This week, researchers from Yerkes and Emory Vaccine Center led by Cindy Derdeyn published a paper that I first thought was disturbing. It describes how monkeys vaccinated against HIV’s relative SIV (simian immunodeficiency virus) still become infected when challenged with the virus. Moreover, it’s not clear whetherÂ the vaccine-induced antibodies are exerting any selective pressure on the virus that gets through.
But then I realized that this might beÂ an example of “burying the lead,” since we haven’t made a big hoopla about the underlying vaccineÂ studies, conducted by Rama Amara. Some of these studiesÂ showed that a majority of monkeys can beÂ protected from repeated viral challenge.Â TheÂ more effective vaccine regimens include adjuvants such asÂ the immune-stimulating molecules GM-CSF or CD40LÂ (links are the papers on the protective effects). Read more
How you vaccinate helps determine how you protect. This idea lies behind many researchers’ interest in mucosal vaccines. How a vaccine is administered (orally/nasally vs intramuscular, for example) could make a difference later, when the immune system faces the bad guys the vaccine is supposed to strengthen defenses against.
How does the route of immunization affect the quality of immunity later on? For example, is a nasal spray best when trying to prevent respiratory infections?
A recent paper from Emory Vaccine Center director Rafi Ahmed’s laboratory challenges this idea. The paper was published in the Journal of Immunology. Scott Mueller, now an Australian Research Council research fellowÂ at the University of Melbourne, is first author.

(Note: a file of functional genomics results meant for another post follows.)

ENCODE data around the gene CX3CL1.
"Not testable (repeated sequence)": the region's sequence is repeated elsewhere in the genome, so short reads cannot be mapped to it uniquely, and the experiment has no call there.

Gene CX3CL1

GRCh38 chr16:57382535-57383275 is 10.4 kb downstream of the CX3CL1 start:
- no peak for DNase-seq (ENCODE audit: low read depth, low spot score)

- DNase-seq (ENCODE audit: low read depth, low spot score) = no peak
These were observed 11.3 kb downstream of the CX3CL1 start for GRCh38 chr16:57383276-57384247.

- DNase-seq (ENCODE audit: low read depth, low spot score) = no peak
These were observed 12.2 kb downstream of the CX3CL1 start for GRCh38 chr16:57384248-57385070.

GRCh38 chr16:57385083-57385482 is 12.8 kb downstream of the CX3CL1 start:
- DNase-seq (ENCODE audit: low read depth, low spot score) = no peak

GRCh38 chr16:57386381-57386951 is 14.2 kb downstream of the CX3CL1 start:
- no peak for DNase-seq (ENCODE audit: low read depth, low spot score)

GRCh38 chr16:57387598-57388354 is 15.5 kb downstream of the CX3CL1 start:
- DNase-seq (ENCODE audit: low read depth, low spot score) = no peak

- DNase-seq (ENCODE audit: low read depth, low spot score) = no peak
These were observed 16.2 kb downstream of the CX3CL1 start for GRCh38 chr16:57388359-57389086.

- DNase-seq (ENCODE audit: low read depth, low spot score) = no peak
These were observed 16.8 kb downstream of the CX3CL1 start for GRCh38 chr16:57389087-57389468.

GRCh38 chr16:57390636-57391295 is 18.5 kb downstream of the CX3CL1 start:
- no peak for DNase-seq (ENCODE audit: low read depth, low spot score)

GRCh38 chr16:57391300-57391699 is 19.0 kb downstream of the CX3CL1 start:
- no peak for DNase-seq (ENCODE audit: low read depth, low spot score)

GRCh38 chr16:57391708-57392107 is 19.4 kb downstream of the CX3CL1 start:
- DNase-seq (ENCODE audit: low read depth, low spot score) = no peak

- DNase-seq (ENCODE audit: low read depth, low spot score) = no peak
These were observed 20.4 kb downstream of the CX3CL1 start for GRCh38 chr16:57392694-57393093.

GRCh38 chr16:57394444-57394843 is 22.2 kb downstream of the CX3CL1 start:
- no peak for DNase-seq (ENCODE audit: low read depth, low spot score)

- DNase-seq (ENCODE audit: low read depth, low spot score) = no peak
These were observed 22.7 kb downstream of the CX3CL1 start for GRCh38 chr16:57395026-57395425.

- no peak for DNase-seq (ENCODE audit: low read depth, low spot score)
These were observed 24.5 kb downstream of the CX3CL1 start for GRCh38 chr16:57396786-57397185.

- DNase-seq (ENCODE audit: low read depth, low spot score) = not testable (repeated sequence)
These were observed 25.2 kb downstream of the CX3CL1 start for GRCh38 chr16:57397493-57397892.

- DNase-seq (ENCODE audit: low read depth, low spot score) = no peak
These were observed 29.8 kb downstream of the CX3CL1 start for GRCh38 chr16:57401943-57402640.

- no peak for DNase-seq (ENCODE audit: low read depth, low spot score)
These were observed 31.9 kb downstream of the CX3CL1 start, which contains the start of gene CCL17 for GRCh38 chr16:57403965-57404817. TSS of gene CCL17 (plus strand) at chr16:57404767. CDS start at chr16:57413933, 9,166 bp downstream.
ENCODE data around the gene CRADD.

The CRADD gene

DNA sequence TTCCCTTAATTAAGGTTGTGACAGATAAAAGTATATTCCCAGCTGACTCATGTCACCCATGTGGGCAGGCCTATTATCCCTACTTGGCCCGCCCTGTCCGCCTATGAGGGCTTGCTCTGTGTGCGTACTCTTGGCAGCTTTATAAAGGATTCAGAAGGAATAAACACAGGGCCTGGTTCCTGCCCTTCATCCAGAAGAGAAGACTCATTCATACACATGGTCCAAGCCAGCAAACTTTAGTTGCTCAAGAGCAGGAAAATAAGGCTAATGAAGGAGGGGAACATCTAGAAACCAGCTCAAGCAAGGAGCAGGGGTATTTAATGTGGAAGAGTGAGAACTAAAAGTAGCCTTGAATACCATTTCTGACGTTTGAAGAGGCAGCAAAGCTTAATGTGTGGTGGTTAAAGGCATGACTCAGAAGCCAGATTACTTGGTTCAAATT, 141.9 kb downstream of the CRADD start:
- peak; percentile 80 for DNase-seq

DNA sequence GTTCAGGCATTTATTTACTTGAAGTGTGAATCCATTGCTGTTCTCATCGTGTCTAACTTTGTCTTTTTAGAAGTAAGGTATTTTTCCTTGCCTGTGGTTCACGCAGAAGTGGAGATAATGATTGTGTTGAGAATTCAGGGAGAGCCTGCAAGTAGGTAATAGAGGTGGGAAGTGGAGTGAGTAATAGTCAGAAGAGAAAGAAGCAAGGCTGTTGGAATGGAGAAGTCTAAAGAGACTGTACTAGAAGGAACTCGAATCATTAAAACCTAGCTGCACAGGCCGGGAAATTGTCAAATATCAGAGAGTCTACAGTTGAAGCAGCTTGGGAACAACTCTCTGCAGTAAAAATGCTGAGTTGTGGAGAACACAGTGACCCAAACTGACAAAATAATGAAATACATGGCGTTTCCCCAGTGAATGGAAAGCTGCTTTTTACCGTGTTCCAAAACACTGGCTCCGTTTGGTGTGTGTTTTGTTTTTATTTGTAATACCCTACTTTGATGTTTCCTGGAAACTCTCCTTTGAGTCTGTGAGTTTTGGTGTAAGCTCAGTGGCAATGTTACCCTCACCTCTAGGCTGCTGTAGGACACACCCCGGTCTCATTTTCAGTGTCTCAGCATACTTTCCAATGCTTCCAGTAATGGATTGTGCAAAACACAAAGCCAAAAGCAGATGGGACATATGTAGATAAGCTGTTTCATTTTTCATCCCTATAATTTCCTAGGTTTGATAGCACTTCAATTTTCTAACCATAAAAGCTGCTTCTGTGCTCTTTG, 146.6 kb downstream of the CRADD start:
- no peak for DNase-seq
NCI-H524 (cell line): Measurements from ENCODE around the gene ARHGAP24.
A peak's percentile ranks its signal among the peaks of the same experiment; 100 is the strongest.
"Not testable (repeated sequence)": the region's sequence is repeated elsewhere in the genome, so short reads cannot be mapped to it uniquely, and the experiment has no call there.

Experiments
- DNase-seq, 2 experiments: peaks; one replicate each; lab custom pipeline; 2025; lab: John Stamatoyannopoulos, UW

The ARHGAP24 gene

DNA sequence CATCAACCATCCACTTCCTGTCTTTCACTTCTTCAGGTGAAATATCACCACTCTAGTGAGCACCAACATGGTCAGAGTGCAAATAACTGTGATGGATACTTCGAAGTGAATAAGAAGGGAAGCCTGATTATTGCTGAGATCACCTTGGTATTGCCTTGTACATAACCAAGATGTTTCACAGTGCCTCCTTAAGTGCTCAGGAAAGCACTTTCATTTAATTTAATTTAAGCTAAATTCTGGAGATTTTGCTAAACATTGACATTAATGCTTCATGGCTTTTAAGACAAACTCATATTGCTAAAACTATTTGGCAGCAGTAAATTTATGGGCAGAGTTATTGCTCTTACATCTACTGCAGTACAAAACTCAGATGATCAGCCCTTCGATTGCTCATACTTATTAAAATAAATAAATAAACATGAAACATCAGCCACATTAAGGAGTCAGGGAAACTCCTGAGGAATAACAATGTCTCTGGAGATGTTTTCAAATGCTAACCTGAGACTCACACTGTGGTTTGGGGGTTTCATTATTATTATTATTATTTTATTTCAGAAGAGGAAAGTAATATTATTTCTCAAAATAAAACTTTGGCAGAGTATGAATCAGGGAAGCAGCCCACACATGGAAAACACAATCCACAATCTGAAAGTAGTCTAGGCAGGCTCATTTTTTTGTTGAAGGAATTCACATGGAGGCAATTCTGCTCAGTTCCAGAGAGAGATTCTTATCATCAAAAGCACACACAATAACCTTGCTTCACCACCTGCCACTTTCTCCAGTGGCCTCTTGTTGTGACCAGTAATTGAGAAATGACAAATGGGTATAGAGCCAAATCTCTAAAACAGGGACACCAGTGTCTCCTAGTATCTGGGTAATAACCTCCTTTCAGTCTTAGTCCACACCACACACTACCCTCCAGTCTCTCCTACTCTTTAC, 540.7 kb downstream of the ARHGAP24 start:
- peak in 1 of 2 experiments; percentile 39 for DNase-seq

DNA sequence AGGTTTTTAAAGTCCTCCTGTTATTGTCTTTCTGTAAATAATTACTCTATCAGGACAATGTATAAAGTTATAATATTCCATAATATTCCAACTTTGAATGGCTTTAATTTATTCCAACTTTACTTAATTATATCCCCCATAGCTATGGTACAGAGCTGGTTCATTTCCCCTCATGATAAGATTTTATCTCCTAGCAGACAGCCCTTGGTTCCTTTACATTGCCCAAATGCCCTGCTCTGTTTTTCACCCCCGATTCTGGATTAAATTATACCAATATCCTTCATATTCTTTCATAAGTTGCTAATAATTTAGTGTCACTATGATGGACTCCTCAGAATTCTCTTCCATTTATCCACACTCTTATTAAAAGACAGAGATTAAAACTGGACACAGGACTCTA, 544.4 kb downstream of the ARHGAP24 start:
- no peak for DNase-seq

Memory T cells are a key part of a response to a vaccine, because they stick around after an infection, enabling the immune system to fight an invading virus more quickly and strongly the second time around. In the paper, the Emory team compared memory T cells that form in mice after they are infected in the respiratory system by a flu virus or throughout their bodies by a virus that causes meningitis (lymphocytic choriomeningitis virus or LCMV).
The authors engineered a flu virus to carry a tiny bit of LCMV (an epitope, in immunological terms) so that they could compare apples to apples by measuring the same kind of T cells. They found that memory T cells generated after a flu infection are weaker, in that they proliferate and stimulate other immune cells less, than after a LCMV infection. This goes against the idea that after a respiratory infection, the immune system will be better able to face a challenge in the respiratory system.